Are Vibrators Safe During Pregnancy? 'Cuz we've hit the "don't touch me" trimester.

By Babe | Photo by Stocksy

So you LITERALLY CAN’T EVEN with your partner, but you still want to get off. Valid. So you’re left wondering, are vibrators safe during pregnancy?

Abso-freiking-lutely. But with a few caveats, of course (Because, pregnancy.)

According to Dr. Shieva Ghofrany, an OB/GYN based in Stamford, CT and founder of women’s heath platform Tribe Called V, vibrators are “totally safe presuming you do not have any current vaginal bleeding or placenta previa or preterm labor,” says Dr. Ghofrany. “Otherwise, you’re good to go. I will note, though, that an orgasm can cause uterine contractions (not preterm labor) and that may even cause cramps, though they usually abate with rest/water. And any lube that one would normally use is totally safe.”

Another thing to note in your pregnancy brain is that you must remember to clean your sex toys. According to BabyCenter, sex toys carry the same bacteria found in sexually transmitted diseases like syphilis, chlamydia, genital herpes and hepatitis B and C. Those kinds of infections can be risky to you and your babe. You can reuse sex toys, just wash them after each use with soap and warm water.

Also, we probably don’t need to tell you this, but if your water has broken, steer clear of sex and sex toys (and maybe, like, get to a hospital?) and like Dr. Ghofrany mentioned, if you have placenta previa or are at-risk of preterm labor or are experiencing amniotic fluid leakage, check in with your medical provider on whether any sexual activity is safe.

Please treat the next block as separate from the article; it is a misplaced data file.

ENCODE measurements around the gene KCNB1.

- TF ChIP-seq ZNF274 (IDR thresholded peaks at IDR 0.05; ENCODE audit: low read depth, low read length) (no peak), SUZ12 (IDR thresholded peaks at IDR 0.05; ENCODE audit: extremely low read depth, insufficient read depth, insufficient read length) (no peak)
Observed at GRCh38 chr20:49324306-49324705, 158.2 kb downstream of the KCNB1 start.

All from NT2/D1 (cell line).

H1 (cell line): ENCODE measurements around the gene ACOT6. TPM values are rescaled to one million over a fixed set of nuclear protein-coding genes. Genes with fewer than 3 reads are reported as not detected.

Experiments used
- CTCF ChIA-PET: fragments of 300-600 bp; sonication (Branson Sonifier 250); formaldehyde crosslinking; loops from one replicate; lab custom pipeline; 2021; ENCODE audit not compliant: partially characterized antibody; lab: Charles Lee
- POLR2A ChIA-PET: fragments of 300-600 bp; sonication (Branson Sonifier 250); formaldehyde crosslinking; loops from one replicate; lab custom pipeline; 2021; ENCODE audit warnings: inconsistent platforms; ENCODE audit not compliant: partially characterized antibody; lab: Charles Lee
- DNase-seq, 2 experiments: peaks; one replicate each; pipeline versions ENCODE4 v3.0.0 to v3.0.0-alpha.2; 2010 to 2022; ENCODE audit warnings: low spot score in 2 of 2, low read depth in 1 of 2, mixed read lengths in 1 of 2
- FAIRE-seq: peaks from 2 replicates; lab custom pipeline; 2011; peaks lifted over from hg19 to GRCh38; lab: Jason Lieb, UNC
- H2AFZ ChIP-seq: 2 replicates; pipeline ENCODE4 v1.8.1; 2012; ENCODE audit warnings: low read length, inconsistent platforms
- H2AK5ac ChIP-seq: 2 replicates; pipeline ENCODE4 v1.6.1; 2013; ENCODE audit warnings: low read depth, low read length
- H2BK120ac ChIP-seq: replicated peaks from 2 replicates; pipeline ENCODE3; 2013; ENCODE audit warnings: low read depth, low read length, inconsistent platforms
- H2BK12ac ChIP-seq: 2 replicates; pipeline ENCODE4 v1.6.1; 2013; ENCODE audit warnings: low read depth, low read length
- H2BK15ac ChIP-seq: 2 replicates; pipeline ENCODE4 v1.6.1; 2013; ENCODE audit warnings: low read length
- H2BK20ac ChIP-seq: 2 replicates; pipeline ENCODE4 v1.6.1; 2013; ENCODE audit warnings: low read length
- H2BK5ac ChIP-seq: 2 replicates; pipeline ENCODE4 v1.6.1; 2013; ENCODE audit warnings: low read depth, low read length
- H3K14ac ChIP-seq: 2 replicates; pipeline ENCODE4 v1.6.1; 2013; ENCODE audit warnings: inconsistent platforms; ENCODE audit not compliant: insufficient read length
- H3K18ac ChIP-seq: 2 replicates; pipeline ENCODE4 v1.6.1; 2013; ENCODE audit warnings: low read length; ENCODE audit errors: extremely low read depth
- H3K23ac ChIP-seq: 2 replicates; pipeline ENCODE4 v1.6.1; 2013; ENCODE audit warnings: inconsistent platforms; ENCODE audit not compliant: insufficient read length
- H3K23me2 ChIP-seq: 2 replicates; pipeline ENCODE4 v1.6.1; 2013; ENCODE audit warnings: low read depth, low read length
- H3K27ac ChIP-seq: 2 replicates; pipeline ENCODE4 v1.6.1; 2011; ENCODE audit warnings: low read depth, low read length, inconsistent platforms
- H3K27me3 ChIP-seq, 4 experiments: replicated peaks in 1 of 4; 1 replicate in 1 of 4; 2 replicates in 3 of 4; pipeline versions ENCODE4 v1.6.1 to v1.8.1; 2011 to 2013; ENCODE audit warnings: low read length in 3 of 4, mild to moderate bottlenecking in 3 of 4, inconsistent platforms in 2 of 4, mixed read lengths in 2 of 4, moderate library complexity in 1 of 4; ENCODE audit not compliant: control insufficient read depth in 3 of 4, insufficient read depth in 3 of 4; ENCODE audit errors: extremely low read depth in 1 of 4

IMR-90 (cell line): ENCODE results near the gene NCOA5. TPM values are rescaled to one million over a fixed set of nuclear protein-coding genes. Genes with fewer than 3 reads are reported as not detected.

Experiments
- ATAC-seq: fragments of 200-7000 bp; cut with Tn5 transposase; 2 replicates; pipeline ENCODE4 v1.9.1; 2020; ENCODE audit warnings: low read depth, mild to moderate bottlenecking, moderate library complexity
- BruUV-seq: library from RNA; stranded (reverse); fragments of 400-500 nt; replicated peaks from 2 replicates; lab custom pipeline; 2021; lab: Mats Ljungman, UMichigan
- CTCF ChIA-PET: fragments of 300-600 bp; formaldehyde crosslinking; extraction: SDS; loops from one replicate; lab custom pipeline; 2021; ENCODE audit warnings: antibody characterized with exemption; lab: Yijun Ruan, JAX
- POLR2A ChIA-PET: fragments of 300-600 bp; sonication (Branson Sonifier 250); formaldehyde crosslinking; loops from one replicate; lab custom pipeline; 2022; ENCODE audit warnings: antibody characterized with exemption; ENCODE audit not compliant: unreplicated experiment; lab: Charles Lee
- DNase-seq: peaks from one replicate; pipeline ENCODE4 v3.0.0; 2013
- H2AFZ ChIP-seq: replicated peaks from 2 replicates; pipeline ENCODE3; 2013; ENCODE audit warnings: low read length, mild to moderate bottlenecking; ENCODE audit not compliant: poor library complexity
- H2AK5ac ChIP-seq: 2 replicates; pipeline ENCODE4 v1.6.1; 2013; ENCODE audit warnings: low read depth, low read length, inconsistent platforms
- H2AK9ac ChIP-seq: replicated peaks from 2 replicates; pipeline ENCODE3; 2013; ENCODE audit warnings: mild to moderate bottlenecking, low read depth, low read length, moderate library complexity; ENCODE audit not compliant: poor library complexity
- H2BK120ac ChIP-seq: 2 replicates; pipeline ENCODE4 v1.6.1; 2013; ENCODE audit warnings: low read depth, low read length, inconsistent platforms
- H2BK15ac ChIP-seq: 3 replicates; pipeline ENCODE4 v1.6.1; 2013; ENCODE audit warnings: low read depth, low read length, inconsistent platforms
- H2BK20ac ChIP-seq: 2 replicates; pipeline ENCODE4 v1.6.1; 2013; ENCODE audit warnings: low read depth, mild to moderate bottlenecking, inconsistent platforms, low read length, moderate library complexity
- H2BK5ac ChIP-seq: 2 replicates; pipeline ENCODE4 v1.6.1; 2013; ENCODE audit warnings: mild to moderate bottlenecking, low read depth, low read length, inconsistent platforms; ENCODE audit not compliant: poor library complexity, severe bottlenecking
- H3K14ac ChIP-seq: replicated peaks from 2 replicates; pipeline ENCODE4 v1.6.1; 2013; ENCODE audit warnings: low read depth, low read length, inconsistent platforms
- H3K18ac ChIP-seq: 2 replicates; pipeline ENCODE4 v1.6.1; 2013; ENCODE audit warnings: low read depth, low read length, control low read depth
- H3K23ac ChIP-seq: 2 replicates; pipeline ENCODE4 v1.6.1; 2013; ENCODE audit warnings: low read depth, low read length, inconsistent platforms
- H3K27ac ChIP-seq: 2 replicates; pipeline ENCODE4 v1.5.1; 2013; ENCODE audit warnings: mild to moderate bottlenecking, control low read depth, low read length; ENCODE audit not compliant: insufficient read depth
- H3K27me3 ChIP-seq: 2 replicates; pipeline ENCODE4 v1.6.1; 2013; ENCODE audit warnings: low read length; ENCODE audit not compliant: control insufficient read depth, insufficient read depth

If you’re unsure whether you’re experiencing placenta previa, it’s usually diagnosed at a routine wellness check, but it occurs when the placenta completely or partially covers the opening of the uterus (cervix).

The placenta is an organ that develops inside the uterus during pregnancy. It works to provide oxygen and nutrition to the baby and to remove waste. The placenta connects to your baby through the umbilical cord. Typically, the placenta is attached to the top or side of the inner wall of the uterus.

With placenta previa, the placenta attaches lower in the uterus. This results in some portion of the placental tissue covering the cervix. It can result in bleeding during the pregnancy or during or after delivery.

As with all pregnancy endeavors, if you feel uncomfortable or have questions, always check in with your health provider.

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